Friday, 27 March 2015

Caprice (1967)




Caprice is a joyless grating mess of a film that wastes the charms and talents of the two stars. Doris Day plays Patricia Foster, an industrial spy for a global cosmetics firm run by Sir Jason Fox (Edward Mulhare of Knight Rider fame). She crosses swords with rival snoop Christopher White (Richard Harris), both of whom are chasing the latest vital inventions from each other’s companies, inventions such as a spray that keeps hair dry under water and mascara that turns into LSD if you burn it and ingest the ashes.

Beyond that, I am not entirely sure what happened. Patricia’s dad used to be an Interpol agent who was murdered, so she is trying to avenge his death, and White may not be all he seems. Day is a great comic actress but here she feels out of her depth, unsure how to act amongst the avalanche of sixties clich├ęs, while Harris varies between embarrassed and can’t be bothered, and there certainly isn’t the slightest bit of chemistry between them, surely a vital requirement for any romantic comedy.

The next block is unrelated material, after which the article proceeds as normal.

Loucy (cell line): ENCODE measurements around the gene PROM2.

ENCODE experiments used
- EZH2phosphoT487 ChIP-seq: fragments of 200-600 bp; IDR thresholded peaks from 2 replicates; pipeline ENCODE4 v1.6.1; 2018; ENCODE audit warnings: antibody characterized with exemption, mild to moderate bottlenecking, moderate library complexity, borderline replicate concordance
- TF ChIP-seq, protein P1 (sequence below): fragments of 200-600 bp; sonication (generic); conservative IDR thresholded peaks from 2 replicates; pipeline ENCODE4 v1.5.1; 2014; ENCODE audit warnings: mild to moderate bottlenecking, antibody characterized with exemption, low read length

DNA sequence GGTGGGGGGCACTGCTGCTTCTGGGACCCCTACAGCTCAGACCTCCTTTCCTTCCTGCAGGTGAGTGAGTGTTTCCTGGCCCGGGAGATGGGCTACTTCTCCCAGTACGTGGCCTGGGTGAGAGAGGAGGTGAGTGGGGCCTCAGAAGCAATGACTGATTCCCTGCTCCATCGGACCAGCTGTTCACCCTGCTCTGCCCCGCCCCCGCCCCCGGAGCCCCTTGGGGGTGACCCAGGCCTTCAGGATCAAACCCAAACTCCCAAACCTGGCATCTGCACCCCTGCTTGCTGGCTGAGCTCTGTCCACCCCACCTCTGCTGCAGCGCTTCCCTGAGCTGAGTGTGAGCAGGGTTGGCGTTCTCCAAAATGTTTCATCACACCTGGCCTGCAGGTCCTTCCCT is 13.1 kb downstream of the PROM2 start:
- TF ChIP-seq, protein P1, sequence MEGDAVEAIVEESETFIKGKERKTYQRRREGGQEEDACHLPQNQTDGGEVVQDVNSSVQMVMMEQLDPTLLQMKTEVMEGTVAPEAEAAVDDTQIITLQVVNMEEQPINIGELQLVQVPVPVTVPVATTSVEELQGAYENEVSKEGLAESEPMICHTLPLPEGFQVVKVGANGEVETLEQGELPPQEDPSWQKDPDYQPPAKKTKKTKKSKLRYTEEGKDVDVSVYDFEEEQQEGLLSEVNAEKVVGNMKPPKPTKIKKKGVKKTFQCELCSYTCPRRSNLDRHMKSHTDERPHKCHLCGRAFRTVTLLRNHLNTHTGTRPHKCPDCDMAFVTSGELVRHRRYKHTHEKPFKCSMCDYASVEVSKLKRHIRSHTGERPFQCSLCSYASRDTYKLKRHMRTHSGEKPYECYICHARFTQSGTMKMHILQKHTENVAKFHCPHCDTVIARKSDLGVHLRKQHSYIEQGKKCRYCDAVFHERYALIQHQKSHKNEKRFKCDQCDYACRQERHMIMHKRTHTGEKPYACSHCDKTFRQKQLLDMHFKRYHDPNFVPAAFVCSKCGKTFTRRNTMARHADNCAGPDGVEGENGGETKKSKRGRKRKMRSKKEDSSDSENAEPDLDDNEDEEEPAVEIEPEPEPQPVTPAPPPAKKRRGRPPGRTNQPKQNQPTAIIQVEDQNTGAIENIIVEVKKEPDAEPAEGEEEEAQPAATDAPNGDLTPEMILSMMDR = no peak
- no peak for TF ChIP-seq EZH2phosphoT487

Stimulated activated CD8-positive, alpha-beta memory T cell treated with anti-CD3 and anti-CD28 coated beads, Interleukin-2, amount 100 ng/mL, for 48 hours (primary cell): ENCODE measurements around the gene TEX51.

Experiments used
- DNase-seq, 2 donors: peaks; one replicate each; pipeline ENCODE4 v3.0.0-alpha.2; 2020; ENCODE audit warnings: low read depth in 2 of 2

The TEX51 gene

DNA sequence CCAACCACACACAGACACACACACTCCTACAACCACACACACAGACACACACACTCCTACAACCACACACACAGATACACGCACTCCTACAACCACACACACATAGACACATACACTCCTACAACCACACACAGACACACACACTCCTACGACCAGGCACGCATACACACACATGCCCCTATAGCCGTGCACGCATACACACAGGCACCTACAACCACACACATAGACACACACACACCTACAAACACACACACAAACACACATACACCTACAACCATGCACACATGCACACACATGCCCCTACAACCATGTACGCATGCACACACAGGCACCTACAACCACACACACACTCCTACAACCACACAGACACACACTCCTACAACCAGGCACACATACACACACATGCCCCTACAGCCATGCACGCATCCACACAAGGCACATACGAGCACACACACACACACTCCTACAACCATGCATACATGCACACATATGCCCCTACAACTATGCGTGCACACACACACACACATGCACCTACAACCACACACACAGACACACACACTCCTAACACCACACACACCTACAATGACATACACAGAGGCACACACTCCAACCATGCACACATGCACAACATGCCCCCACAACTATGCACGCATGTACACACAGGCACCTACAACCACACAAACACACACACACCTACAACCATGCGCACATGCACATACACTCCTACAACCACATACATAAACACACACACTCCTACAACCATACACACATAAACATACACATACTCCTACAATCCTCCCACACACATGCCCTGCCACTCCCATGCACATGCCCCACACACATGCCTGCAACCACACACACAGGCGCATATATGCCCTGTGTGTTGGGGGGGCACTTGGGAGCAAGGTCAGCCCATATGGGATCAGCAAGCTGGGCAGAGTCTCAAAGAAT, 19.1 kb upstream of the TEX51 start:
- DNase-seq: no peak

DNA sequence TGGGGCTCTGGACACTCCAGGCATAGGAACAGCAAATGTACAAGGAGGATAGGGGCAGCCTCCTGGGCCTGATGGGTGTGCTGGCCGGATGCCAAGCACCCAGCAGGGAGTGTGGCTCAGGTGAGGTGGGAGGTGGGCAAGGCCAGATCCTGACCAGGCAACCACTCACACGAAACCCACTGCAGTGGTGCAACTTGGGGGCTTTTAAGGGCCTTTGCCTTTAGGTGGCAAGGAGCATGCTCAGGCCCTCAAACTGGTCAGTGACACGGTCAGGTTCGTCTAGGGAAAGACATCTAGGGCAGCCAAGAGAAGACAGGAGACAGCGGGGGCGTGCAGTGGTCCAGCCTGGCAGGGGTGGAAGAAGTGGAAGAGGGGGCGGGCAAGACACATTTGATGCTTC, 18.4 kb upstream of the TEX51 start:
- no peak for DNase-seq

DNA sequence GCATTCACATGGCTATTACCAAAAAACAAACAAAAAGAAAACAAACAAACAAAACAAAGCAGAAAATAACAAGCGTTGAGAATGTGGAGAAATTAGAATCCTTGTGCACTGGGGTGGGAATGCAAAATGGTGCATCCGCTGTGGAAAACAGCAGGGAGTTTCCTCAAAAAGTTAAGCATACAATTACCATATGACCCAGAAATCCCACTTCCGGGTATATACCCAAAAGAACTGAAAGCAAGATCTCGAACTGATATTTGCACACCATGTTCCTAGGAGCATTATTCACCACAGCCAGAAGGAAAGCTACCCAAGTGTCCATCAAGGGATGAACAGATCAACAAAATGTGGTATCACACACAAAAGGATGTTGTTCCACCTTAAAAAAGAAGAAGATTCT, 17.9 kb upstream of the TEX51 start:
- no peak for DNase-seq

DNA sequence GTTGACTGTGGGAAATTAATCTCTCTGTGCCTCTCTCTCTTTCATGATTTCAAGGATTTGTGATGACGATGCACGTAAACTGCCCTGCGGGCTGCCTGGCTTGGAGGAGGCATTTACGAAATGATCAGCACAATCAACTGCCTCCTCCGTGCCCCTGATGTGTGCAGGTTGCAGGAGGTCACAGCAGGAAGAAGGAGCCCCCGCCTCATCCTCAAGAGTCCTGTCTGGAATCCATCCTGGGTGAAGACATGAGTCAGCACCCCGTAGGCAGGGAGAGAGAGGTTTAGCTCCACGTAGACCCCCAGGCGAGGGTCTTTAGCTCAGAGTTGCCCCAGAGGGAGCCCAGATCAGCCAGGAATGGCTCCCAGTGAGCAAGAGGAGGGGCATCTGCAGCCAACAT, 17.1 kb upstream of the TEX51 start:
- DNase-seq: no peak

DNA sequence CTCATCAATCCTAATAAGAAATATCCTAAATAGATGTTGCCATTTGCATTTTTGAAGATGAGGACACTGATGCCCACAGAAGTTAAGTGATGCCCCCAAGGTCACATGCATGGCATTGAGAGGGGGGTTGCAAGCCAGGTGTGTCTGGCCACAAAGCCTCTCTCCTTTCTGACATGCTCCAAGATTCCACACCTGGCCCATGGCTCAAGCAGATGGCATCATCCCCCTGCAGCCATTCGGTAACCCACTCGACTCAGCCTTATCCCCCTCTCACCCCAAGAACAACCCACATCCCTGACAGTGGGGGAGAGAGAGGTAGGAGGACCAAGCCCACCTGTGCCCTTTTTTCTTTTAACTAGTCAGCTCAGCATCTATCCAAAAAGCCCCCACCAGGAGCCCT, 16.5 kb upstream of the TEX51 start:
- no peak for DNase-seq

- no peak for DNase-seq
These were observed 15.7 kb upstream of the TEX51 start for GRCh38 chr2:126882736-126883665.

The comedy is thin on the ground too with jokes that fall flat and an irritatingly self conscious wackiness. The constant shifts in tone feel like the film-makers, or perhaps the studio, were unsure what they were after.


Perhaps more importantly than not knowing what was happening is that after one too many exasperating double cross plot twists, I eventually stopped caring.